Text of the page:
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|Title:||Above and belowground community strategies respond to different global change drivers||Authors:||Adair, Karen L.
Poole, Anthony M.
Young, Laura M.
Wardle, David A.
Tylianakis, Jason M.
|Keywords:||DRNTU::Social sciences::Geography::Environmental sciences
|Issue Date:||2019||Source:||Adair, K. L., Lindgreen, S., Poole, A. M., Young, L. M., Bernard-Verdier, M., Wardle, D. A., & Tylianakis, J. M. (2019). Above and belowground community strategies respond to different global change drivers. Scientific Reports, 9, 2540-. doi:10.1038/s41598-019-39033-4||Series/Report no.:||Scientific Reports||Abstract:||Environmental changes alter the diversity and structure of communities. By shifting the range of species traits that will be successful under new conditions, environmental drivers can also dramatically impact ecosystem functioning and resilience. Above and belowground communities jointly regulate whole-ecosystem processes and responses to change, yet they are frequently studied separately. To determine whether these communities respond similarly to environmental changes, we measured taxonomic and trait-based responses of plant and soil microbial communities to four years of experimental warming and nitrogen deposition in a temperate grassland. Plant diversity responded strongly to N addition, whereas soil microbial communities responded primarily to warming, likely via an associated decrease in soil moisture. These above and belowground changes were associated with selection for more resource-conservative plant and microbe growth strategies, which reduced community functional diversity. Functional characteristics of plant and soil microbial communities were weakly correlated (P = 0.07) under control conditions, but not when above or belowground communities were altered by either global change driver. These results highlight the potential for global change drivers operating simultaneously to have asynchronous impacts on above and belowground components of ecosystems. Assessment of a single ecosystem component may therefore greatly underestimate the whole-system impact of global environmental changes.||URI:||https://hdl.handle.net/10356/85862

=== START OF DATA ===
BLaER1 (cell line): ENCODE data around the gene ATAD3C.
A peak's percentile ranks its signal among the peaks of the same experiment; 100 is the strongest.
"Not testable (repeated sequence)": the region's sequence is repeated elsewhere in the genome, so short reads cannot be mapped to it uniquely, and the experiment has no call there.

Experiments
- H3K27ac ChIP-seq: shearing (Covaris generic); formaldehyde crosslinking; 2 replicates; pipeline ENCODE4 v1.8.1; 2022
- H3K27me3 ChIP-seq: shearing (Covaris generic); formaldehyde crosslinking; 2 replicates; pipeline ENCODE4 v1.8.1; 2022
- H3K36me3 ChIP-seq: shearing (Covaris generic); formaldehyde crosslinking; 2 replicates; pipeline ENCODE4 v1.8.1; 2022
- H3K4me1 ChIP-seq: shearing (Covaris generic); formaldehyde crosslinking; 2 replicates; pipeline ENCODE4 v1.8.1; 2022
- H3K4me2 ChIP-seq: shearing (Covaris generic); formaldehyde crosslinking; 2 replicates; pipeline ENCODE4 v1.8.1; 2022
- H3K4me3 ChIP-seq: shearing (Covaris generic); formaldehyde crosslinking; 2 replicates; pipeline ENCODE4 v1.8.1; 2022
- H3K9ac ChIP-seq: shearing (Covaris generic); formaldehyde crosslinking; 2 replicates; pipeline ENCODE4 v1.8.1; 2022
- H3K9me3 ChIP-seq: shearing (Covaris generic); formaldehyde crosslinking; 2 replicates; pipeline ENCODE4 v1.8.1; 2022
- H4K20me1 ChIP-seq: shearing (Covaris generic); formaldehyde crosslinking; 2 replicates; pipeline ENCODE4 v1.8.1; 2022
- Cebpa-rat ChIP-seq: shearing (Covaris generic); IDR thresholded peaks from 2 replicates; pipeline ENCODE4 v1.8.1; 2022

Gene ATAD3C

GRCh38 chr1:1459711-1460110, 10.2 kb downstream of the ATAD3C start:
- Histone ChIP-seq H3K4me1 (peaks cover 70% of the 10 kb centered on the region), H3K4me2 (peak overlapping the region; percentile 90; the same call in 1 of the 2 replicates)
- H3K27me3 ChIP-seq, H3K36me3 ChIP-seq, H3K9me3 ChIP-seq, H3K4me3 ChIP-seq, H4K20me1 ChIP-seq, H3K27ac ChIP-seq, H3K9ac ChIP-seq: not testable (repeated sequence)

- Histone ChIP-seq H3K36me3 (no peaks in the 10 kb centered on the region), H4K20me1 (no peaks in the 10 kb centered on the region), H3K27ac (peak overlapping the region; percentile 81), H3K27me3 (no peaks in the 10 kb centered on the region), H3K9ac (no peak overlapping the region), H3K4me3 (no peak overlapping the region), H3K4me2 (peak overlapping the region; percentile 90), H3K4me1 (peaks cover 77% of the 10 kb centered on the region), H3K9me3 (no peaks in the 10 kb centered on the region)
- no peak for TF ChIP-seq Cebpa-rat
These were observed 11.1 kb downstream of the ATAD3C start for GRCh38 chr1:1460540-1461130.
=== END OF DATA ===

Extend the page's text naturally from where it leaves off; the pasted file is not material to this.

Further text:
|DOI:||10.1038/s41598-019-39033-4||Rights:||© 2019 The Author(s) (Nature Publishing Group). Open Access This article is licensed under a Creative Commons Attribution 4.0 International License, which permits use, sharing, adaptation, distribution and reproduction in any medium or format, as long as you give appropriate credit to the original author(s) and the source, provide a link to the Creative Commons license, and indicate if changes were made. The images or other third party material in this article are included in the article’s Creative Commons license, unless indicated otherwise in a credit line to the material. If material is not included in the article’s Creative Commons license and your intended use is not permitted by statutory regulation or exceeds the permitted use, you will need to obtain permission directly from the copyright holder. To view a copy of this license, visit http://creativecommons.org/licenses/by/4.0/.||Fulltext Permission:||open||Fulltext Availability:||With Fulltext|
|Appears in Collections:||ASE Journal Articles|
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